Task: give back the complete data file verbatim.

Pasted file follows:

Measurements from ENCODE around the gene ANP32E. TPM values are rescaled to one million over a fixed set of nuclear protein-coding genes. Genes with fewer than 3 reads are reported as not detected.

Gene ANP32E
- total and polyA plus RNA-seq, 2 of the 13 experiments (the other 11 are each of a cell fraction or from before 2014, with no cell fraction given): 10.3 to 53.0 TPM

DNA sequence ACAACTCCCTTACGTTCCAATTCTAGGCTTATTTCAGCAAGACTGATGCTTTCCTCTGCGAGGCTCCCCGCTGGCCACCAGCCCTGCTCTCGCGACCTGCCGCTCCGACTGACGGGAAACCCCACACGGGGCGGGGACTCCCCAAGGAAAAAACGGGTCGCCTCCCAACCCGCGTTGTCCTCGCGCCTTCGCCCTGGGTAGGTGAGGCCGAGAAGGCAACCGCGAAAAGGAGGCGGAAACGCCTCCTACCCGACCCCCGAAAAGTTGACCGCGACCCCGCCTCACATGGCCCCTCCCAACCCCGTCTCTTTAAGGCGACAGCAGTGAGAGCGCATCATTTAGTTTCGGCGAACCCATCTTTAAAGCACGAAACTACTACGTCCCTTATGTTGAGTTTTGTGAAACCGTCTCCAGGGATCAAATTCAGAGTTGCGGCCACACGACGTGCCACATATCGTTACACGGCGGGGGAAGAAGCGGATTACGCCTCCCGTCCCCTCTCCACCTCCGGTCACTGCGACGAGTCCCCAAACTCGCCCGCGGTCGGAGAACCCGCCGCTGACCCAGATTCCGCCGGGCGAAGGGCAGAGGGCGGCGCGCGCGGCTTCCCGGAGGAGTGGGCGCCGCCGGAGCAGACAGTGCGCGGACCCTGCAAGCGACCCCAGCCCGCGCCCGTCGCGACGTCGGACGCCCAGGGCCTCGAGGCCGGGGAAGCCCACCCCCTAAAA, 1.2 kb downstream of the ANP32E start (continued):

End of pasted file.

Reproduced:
Measurements from ENCODE around the gene ANP32E. TPM values are rescaled to one million over a fixed set of nuclear protein-coding genes. Genes with fewer than 3 reads are reported as not detected.

Gene ANP32E
- total and polyA plus RNA-seq, 2 of the 13 experiments (the other 11 are each of a cell fraction or from before 2014, with no cell fraction given): 10.3 to 53.0 TPM

DNA sequence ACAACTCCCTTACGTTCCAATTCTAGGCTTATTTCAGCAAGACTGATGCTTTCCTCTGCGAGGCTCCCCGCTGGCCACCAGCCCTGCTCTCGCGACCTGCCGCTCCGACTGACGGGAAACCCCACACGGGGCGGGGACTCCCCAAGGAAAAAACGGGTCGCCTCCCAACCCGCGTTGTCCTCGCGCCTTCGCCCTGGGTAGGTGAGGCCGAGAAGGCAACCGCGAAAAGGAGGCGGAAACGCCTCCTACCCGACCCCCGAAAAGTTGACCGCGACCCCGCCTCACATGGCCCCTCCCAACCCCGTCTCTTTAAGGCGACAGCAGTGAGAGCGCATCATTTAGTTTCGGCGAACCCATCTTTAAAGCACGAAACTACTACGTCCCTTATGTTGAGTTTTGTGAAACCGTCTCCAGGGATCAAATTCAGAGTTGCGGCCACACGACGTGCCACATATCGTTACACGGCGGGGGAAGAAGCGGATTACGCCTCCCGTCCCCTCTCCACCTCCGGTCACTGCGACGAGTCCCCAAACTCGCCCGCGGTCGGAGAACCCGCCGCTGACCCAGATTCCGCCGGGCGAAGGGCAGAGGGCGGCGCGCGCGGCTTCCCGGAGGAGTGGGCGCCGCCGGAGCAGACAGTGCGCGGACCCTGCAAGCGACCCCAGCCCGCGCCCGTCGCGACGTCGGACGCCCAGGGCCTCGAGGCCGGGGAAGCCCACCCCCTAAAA, 1.2 kb downstream of the ANP32E start (continued):